Mrs. Humphry – Manners for Men (1897)

Review by Justin Tate

First published in 1897 by “Girl’s Gossip” columnist C. E. Humphry, this how-to guide on not being a cad or embarrassing yourself in polite society is surprisingly readable. Mrs. Humphry utilizes sharp wit that remains hilarious 100+ years later. Other laugh-out-loud moments emerge thanks to the rich ironies of drastic culture change. My favorite parts, however, are when she berates men for engaging in uncouth behavior that continues to plague today’s society.

For example, manspreading. Yes, the act of bowed legs on public transit was an issue in 1897 as well. She has a whole section on it:

True courtesy will prevent a man from infringing the rights of his neighbours on either side by occupying more than his own allotted space. Very stout men are obliged to do so, but at least they need not spread out their knees in a way that is calculated to aggravate the evil. Even a thin man can take up a quantity of room by thus disposing himself at an angle of forty-five with the other occupants of an omnibus.

Even church-going men receive no forgiveness from the ever-observant Mrs. Humphry. Of the routinely tardy, she says:

I know a young man who makes it a practice to arrive late in church every Sunday. I often wish that he did not go to my church, for he makes me cordially despise him.

Harsher words are reserved for fresh men who attempt to woo women under the guise of assistance, such as offering an umbrella in a thunderstorm. Though she also warns men of the wicked women they might encounter should they offer such a dreadful act of charity. “No lady would accept the offer from a stranger, and the other sort of person might never return the umbrella.”

Though her opinions might seem crass today, Mrs. Humphry was by no means a traditionalist. Some of her recommendations must’ve been controversial, as they were surprising even to me. Of marriage proposal, for example, she says, “The old-fashioned rule that a man must approach the father of a girl before offering himself in marriage to her has now, to some extent, died out.”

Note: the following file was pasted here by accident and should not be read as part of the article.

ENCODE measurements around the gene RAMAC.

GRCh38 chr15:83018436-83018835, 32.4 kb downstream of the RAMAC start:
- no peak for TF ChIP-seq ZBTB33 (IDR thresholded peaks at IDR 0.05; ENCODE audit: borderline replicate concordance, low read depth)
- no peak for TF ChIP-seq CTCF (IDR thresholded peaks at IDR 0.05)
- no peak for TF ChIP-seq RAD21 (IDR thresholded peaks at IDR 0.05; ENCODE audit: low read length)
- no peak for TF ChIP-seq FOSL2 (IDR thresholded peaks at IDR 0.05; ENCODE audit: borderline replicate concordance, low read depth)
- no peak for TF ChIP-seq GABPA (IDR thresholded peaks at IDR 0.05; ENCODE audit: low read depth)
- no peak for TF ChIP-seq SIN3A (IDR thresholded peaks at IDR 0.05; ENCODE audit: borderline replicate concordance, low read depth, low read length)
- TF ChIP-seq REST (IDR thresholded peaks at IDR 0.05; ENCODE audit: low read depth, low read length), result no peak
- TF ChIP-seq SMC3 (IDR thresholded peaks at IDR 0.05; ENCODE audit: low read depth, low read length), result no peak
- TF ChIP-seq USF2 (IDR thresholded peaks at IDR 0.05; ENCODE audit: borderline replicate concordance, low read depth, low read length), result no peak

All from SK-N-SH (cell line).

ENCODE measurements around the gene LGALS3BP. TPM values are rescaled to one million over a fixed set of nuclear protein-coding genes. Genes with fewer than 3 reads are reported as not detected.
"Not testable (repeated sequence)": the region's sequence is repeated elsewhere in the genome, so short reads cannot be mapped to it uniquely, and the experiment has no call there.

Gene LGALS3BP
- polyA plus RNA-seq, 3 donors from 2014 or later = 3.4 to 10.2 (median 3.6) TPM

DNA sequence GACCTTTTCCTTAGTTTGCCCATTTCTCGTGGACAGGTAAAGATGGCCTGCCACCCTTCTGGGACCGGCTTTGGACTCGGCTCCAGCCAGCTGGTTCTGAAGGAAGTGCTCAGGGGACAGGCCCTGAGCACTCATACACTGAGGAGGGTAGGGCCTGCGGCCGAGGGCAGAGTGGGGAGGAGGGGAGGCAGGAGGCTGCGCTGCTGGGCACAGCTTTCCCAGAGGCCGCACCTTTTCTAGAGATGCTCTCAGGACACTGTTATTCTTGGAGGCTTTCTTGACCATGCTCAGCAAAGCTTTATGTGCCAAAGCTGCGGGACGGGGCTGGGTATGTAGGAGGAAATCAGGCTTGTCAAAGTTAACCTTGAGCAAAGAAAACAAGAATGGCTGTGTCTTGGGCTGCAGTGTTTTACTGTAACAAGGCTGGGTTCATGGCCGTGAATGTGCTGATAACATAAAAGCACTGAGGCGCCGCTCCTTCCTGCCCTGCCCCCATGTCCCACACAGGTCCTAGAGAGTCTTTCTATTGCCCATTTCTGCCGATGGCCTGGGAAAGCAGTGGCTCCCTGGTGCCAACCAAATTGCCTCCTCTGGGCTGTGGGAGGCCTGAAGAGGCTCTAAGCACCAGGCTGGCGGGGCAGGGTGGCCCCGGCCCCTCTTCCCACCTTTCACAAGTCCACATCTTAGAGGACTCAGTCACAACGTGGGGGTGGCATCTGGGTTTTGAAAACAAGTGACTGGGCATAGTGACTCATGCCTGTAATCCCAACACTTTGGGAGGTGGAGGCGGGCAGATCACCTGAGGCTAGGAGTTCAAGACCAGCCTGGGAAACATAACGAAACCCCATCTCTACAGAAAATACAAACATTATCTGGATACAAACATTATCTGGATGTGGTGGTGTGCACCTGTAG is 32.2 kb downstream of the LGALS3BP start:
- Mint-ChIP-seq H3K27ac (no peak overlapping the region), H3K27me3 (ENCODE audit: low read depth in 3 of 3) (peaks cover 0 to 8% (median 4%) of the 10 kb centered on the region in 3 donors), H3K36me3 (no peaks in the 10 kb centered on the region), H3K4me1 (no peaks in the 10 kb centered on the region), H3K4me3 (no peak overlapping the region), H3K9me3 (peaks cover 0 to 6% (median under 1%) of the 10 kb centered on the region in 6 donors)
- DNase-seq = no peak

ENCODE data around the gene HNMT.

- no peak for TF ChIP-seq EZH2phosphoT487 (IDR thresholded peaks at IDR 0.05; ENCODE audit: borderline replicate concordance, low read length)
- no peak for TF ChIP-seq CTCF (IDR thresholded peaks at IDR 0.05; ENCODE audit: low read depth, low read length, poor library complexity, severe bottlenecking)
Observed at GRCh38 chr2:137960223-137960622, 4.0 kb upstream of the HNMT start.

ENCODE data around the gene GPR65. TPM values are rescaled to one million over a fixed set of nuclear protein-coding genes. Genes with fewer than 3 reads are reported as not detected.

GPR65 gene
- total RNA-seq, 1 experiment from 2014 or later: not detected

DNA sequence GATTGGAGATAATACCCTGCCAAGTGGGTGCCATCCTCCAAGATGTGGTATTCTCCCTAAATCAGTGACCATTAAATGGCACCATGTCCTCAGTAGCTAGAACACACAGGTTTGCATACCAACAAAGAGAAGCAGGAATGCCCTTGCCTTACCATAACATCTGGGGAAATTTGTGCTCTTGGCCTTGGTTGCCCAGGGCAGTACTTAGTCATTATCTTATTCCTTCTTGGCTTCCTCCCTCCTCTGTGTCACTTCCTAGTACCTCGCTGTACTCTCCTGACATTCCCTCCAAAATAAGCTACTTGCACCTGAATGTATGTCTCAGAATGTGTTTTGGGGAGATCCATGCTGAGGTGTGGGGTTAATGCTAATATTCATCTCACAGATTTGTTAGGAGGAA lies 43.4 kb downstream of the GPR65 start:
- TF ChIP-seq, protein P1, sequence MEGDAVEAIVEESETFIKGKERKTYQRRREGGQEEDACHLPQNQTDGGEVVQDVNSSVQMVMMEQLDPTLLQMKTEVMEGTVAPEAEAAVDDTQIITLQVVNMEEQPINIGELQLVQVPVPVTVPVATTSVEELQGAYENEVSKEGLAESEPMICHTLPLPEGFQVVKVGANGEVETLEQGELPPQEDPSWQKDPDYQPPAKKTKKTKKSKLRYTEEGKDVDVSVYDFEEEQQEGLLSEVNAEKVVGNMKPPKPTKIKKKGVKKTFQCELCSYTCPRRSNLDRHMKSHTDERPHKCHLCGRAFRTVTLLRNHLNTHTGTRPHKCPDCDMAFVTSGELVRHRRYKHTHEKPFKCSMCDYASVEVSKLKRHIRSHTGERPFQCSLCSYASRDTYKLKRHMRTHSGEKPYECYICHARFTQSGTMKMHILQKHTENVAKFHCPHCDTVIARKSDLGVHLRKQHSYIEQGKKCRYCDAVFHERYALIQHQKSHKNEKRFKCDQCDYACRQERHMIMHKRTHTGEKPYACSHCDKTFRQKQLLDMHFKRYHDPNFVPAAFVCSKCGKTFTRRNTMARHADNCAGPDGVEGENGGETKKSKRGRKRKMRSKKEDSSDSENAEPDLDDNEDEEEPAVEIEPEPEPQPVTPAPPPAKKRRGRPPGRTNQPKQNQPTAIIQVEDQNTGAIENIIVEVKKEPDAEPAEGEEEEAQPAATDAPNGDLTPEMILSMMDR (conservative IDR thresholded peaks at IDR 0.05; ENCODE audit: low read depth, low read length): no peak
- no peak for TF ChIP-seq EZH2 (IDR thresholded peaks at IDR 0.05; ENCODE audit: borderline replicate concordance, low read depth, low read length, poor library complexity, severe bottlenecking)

How scandalous! Of course, she does go on to say that if the girl accepts, the man must then receive approval from the father and call off the marriage if he does not approve.

Of waiting until everyone is served before eating, she takes this unexpected opinion:

It is a very old-fashioned piece of good manners to wait till every one is served. So old-fashioned is it that it survives at present only among the uncultured classes. The correct thing to do nowadays is to begin eating without reference to others. The old style must not only have been trying in consequence of seeing one’s food grow cold before one’s eyes, but it must also have been responsible for making dinner a very slow and tedious meal.

Dear me! I guess I’ve been gentlemanly this whole time and didn’t know it.

Clearly Mrs. Humphry is a great talent of language and vocabulary, but she has another startling take on speech that made me blush.

No man with any claim to social position would consent to pronounce the ‘g’ at the end of the present participle of verbs. “Comin’ and goin'” are the correct forms just now. “Don’t you know” is ridiculously correct. Men of perception do not care to be more accurate than others of their set. “Don’t-chi-know” is more customary, and the pronunciation marks the man as riding on the topmost crest of the social wave.

In many other instances she writes off by-gone social norms that I still considered polite. Then she will throw in something truly off-the-wall. Like, gentlemen must peel their bananas with a knife and fork.

Overall, this is a breezy, delightful read both as a historical document and commentary on human interaction over time. Kudos to Pryor Publications for the facsimile that’s identical to how it appeared in print circa 1897. One of the more fun reading experiences I’ve had in a while.

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